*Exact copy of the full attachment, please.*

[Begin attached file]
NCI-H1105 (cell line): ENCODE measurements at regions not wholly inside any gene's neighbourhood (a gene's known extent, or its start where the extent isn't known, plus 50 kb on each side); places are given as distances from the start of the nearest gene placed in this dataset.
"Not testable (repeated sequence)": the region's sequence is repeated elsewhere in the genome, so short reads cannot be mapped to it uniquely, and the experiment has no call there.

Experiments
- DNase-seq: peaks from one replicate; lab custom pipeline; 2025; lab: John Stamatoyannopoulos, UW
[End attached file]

NCI-H1105 (cell line): ENCODE measurements at regions not wholly inside any gene's neighbourhood (a gene's known extent, or its start where the extent isn't known, plus 50 kb on each side); places are given as distances from the start of the nearest gene placed in this dataset.
"Not testable (repeated sequence)": the region's sequence is repeated elsewhere in the genome, so short reads cannot be mapped to it uniquely, and the experiment has no call there.

Experiments
- DNase-seq: peaks from one replicate; lab custom pipeline; 2025; lab: John Stamatoyannopoulos, UW